My Lords, indeed, we are not talking about a punitive approach. We are talking about an educational and non-confrontational approach focused on raising awareness and understanding to ensure compliance. It might be helpful if I read out the report of the relevant Merits Committee at the time, which said:
“We note the extensive consultation that took place in preparing these regulations and commend the Department of Health’s pragmatic response to the issues raised in relation to the size and positioning of the notices”.
My Lords, it is the turn of the Labour side:
My Lords, reverting to the Roman Catholic Church for a moment, did my noble friend see the report in a recent issue of the Tablet, which said that a number of Roman Catholic priests are tackling the problem of “no smoking” signs by putting them up in English and in Latin, complying perfectly with the law, the only dispute being on the correct form of Latin? One prefers, “Non licet fumare” and another, “Luminarium nullus”. Will my noble friend give some guidance on that matter and commend the church, first, for complying with the law and, secondly, for keeping Latin alive?
Gaudeamus, my Lords.
My Lords, is the Minister not slightly concerned—
My Lords, it is the turn of the Lib Dems.
My Lords, I hope I have greater success than with my previous Question. Does the Minister agree that this is a nonsensical regulation that attacks no habit? Is it not time that the Government immediately went through that? Could it be in contravention of listed building consent in some places?
My Lords, we are talking about a cultural change. When the Bill passed through this House last year there was not one single amendment about this issue. Does it contravene historic monuments legislation? No; a small piece of paper on a notice board inside the church does not contravene such legislation.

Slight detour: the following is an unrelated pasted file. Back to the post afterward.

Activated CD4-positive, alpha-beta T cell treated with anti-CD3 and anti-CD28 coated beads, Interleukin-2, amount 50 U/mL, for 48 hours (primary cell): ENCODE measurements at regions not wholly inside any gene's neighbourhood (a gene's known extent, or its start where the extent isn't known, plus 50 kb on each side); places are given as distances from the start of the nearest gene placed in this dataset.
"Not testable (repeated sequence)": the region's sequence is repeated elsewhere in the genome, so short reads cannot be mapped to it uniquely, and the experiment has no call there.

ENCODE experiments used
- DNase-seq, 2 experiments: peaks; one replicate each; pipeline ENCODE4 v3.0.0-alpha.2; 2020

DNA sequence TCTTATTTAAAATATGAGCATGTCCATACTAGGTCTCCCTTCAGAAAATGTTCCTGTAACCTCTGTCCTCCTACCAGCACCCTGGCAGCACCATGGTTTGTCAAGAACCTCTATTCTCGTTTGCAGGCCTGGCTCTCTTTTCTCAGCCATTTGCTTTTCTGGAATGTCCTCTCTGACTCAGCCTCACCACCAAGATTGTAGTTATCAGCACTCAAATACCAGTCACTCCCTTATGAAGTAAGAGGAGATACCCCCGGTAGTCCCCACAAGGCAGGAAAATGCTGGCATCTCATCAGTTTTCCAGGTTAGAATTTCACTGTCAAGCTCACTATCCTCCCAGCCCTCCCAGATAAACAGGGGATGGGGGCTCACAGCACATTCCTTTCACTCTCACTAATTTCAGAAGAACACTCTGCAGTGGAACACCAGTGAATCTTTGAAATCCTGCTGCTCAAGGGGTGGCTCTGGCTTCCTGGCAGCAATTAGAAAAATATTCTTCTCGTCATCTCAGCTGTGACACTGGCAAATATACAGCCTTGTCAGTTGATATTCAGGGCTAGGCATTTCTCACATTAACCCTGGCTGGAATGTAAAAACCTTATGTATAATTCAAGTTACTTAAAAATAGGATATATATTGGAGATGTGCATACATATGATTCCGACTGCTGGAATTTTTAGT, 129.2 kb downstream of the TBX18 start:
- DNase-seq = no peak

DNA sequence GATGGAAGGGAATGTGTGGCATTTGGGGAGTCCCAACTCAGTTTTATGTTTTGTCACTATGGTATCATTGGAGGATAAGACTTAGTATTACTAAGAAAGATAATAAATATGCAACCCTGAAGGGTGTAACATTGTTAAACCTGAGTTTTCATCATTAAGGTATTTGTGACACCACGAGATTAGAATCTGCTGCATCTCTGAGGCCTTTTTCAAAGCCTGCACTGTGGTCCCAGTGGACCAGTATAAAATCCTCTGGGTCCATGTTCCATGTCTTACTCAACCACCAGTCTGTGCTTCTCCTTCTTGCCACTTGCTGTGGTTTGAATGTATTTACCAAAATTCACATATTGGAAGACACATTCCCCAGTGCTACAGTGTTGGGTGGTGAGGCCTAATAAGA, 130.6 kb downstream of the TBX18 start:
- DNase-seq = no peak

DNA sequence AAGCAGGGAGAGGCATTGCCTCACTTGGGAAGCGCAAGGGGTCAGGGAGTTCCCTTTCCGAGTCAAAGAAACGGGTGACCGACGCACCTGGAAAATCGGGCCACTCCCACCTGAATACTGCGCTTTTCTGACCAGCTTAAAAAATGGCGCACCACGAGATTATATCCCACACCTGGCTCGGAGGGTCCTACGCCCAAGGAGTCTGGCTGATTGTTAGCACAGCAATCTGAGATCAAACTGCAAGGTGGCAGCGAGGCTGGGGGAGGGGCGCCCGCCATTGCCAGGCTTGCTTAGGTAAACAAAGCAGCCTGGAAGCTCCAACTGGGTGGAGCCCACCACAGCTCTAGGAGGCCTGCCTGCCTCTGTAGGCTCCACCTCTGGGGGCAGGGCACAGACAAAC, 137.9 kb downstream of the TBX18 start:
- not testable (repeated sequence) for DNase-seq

My Lords, if the noble Lord, Lord Rooker, will permit me, may I ask the Minister whether she is not slightly concerned about the profound lack of logic in the Government’s position? In the past, when smoking was permitted in some public places but not in others, it might have been a help to the public to have a notice to indicate where smoking was not permitted. Now, when smoking is not permitted in any public place, there is no need for notices to warn people, but notices are required.
My Lords, that is an interesting point, but I do not think it is illogical. The Government, with the support of many noble Lords, are trying to bring about a cultural change so that we have a healthier nation that does not smoke.
My Lords, it is the turn of this corner.
My Lords, it is the turn of the Cross Benches. We have to be fair.
My Lords, the Minister may not be aware that last week I was wheeling through the cloisters of Westminster Abbey and I saw a cigarette butt stuck in the stones, so I assure her that some people must be smoking and it may still be there.
My Lords, I am grateful to the noble Baroness for that information.
My Lords, the Minister said that no amendment was moved in Committee on the Health Bill. I took part in all the clauses referring to smoking. There was a lot of debate about signage, but noble Lords taking part did not believe that anybody, especially the Government, would be stupid enough to insist that there should be “no smoking” signs in churches.
My Lords, I, too, participated in that debate. I remember it well and know that the noble Baroness, Lady Cumberlege, raised this issue. She spoke of her concern that such notices would deface any building. I hope that at that time I was able to allay her fears by explaining that such notices would not deface buildings.